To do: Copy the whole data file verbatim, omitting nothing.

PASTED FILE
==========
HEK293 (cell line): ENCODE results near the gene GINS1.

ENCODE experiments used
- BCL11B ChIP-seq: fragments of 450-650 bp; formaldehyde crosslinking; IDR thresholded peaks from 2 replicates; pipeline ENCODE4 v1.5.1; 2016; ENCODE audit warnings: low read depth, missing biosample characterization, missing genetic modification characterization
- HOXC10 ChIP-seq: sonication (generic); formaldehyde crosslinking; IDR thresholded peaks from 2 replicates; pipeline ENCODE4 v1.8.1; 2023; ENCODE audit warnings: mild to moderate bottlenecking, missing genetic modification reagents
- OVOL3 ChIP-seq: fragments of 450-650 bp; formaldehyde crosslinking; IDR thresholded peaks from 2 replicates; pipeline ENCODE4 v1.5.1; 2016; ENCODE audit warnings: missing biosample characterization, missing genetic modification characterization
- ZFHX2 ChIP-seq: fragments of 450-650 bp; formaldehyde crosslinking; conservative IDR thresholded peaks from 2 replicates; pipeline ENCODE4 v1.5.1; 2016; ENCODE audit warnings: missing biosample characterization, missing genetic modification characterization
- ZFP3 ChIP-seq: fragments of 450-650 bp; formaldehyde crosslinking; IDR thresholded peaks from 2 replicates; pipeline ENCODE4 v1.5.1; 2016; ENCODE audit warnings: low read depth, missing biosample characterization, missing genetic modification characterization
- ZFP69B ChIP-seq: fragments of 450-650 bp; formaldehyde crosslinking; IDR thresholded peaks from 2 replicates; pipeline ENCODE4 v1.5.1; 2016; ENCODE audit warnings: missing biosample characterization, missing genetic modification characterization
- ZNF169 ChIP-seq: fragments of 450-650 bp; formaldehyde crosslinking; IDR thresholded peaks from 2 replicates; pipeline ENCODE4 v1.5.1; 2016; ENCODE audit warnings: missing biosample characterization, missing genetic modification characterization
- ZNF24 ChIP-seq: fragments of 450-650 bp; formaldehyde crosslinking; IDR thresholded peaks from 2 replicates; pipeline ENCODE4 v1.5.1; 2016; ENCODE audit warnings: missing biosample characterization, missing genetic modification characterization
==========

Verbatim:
HEK293 (cell line): ENCODE results near the gene GINS1.

ENCODE experiments used
- BCL11B ChIP-seq: fragments of 450-650 bp; formaldehyde crosslinking; IDR thresholded peaks from 2 replicates; pipeline ENCODE4 v1.5.1; 2016; ENCODE audit warnings: low read depth, missing biosample characterization, missing genetic modification characterization
- HOXC10 ChIP-seq: sonication (generic); formaldehyde crosslinking; IDR thresholded peaks from 2 replicates; pipeline ENCODE4 v1.8.1; 2023; ENCODE audit warnings: mild to moderate bottlenecking, missing genetic modification reagents
- OVOL3 ChIP-seq: fragments of 450-650 bp; formaldehyde crosslinking; IDR thresholded peaks from 2 replicates; pipeline ENCODE4 v1.5.1; 2016; ENCODE audit warnings: missing biosample characterization, missing genetic modification characterization
- ZFHX2 ChIP-seq: fragments of 450-650 bp; formaldehyde crosslinking; conservative IDR thresholded peaks from 2 replicates; pipeline ENCODE4 v1.5.1; 2016; ENCODE audit warnings: missing biosample characterization, missing genetic modification characterization
- ZFP3 ChIP-seq: fragments of 450-650 bp; formaldehyde crosslinking; IDR thresholded peaks from 2 replicates; pipeline ENCODE4 v1.5.1; 2016; ENCODE audit warnings: low read depth, missing biosample characterization, missing genetic modification characterization
- ZFP69B ChIP-seq: fragments of 450-650 bp; formaldehyde crosslinking; IDR thresholded peaks from 2 replicates; pipeline ENCODE4 v1.5.1; 2016; ENCODE audit warnings: missing biosample characterization, missing genetic modification characterization
- ZNF169 ChIP-seq: fragments of 450-650 bp; formaldehyde crosslinking; IDR thresholded peaks from 2 replicates; pipeline ENCODE4 v1.5.1; 2016; ENCODE audit warnings: missing biosample characterization, missing genetic modification characterization
- ZNF24 ChIP-seq: fragments of 450-650 bp; formaldehyde crosslinking; IDR thresholded peaks from 2 replicates; pipeline ENCODE4 v1.5.1; 2016; ENCODE audit warnings: missing biosample characterization, missing genetic modification characterization